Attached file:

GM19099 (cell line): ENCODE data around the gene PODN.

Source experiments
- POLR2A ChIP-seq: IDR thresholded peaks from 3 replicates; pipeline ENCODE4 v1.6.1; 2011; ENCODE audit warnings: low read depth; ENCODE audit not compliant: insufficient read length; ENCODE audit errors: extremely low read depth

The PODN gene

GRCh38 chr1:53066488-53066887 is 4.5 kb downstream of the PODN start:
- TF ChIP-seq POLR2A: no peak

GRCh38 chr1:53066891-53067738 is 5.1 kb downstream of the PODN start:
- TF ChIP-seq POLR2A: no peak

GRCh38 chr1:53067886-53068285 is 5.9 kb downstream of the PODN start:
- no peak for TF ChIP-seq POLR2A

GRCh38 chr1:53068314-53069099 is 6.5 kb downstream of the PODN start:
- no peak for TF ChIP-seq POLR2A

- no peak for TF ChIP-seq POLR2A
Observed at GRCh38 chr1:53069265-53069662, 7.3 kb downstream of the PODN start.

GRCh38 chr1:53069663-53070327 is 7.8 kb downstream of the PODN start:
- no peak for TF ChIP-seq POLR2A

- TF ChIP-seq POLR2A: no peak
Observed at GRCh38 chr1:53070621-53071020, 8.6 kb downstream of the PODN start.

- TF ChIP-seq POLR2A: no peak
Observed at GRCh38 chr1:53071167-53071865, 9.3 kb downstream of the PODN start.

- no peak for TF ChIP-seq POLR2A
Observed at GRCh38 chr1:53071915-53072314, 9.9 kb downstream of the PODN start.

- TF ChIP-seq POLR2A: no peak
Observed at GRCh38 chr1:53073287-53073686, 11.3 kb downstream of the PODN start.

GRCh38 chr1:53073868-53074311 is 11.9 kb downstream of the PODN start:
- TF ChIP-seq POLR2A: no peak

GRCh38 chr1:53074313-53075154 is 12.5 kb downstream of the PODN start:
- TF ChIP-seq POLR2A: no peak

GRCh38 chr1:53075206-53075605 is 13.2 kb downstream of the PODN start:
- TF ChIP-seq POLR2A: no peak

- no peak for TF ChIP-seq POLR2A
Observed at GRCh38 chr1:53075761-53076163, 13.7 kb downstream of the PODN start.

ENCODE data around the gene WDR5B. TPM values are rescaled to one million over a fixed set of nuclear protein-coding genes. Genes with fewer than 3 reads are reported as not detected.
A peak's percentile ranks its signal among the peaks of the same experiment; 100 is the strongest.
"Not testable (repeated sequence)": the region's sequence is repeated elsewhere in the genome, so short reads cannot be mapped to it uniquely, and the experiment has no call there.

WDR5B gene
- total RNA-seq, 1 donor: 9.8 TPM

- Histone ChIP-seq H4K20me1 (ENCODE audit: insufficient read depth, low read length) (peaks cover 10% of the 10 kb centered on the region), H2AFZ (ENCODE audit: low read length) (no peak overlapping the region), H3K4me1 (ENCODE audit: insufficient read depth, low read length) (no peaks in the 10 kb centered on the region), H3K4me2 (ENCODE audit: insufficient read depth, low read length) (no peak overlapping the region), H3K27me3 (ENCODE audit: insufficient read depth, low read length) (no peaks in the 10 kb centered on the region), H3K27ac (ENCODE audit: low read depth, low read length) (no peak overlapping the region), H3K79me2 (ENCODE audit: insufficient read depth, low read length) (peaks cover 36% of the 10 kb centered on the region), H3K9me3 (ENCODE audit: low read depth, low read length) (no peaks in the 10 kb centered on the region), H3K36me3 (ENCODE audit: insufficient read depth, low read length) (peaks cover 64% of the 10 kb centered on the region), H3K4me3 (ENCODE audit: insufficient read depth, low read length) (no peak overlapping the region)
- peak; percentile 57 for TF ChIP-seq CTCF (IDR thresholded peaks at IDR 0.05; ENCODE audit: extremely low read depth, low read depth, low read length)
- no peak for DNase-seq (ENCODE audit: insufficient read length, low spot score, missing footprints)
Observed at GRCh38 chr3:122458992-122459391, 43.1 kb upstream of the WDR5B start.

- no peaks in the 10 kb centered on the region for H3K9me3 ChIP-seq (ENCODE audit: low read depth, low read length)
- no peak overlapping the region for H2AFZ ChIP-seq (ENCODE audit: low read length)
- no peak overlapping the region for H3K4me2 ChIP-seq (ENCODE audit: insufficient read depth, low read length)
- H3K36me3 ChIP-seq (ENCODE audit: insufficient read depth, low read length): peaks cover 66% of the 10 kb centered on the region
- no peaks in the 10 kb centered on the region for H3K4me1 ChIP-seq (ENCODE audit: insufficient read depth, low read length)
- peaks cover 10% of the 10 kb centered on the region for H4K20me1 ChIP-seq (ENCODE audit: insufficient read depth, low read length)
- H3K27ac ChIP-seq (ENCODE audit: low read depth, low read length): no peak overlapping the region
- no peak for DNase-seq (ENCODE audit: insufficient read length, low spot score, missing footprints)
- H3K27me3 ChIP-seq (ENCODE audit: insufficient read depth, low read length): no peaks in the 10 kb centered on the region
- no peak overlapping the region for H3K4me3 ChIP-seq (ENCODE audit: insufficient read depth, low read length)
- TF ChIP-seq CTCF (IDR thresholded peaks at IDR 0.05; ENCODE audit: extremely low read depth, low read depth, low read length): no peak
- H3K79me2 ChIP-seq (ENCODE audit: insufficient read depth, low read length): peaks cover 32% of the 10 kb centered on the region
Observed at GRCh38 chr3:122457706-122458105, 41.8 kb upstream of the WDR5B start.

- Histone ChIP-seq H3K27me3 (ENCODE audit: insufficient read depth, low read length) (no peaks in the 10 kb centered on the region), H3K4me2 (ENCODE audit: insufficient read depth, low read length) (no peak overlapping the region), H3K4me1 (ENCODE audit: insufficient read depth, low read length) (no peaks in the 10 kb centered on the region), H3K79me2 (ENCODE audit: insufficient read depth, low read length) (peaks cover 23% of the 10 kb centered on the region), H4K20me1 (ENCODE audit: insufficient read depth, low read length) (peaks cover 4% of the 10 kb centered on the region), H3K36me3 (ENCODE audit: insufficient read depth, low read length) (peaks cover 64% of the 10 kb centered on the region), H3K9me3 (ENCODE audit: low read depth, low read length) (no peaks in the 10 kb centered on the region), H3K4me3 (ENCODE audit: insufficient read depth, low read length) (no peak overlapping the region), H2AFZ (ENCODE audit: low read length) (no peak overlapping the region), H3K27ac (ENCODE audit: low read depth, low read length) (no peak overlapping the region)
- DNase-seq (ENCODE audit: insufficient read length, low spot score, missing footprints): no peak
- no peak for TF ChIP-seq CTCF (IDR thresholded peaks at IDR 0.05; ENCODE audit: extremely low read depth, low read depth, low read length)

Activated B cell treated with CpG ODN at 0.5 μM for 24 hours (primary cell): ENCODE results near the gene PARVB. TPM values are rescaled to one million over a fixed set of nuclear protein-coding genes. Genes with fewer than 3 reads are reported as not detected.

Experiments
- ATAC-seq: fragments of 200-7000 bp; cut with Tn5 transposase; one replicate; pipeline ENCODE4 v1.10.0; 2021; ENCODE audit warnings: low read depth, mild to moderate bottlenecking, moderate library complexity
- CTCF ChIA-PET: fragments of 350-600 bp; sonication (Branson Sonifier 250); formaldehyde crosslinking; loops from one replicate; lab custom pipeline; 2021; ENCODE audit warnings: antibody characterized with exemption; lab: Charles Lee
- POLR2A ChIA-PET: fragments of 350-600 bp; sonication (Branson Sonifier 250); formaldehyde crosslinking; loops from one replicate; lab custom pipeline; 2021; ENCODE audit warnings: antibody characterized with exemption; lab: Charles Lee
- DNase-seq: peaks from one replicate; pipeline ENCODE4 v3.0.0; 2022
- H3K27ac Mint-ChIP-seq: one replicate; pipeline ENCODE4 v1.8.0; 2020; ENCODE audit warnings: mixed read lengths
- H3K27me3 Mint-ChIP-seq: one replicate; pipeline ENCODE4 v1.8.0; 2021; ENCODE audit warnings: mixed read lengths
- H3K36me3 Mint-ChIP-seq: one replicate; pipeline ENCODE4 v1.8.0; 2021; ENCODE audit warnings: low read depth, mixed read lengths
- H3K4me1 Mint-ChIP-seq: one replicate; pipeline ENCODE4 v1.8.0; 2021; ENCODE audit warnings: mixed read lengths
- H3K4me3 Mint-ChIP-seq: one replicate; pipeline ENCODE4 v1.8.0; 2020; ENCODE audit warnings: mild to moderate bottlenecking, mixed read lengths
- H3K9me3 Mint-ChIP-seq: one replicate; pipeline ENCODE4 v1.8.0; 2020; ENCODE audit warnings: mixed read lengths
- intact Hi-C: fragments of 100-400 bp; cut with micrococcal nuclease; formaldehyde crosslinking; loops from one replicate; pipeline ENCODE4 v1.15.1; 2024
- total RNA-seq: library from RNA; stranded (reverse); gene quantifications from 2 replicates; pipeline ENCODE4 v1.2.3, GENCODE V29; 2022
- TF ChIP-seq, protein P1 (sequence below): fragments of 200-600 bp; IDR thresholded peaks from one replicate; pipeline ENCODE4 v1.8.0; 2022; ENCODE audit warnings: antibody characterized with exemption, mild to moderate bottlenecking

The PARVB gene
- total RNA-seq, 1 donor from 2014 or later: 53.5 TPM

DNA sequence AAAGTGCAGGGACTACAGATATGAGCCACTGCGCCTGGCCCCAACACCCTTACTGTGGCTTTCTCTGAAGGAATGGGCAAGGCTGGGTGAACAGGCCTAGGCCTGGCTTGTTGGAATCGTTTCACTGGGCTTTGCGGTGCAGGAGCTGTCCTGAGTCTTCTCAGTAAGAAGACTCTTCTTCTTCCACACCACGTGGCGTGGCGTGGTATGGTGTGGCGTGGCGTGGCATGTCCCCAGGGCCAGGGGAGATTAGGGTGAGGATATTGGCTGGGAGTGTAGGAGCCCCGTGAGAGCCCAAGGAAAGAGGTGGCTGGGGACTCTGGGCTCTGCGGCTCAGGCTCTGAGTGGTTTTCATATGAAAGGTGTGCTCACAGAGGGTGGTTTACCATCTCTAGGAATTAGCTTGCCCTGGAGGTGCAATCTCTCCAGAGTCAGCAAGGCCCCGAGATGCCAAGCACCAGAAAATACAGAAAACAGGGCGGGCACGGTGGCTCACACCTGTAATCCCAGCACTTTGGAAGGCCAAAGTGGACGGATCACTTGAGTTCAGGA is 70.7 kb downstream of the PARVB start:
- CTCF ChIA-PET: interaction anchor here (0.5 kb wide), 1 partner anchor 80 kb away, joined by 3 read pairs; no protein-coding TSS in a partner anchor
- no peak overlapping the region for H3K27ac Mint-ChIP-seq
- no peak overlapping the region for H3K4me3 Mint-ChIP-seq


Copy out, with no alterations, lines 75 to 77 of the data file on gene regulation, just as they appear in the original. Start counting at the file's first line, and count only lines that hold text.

DNA sequence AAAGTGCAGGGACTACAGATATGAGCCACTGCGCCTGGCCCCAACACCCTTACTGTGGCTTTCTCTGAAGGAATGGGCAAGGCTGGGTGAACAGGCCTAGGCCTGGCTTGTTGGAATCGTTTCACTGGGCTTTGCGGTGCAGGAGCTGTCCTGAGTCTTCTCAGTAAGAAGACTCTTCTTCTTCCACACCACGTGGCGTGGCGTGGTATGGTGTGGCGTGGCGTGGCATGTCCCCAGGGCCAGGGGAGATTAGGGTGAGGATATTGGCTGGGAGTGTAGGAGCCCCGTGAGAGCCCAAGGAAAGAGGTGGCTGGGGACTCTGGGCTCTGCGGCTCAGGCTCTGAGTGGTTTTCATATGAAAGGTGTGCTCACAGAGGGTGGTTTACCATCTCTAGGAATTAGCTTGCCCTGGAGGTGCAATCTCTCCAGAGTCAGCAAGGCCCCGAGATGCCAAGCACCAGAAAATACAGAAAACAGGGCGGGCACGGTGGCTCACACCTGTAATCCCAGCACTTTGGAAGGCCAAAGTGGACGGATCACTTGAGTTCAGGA is 70.7 kb downstream of the PARVB start:
- CTCF ChIA-PET: interaction anchor here (0.5 kb wide), 1 partner anchor 80 kb away, joined by 3 read pairs; no protein-coding TSS in a partner anchor
- no peak overlapping the region for H3K27ac Mint-ChIP-seq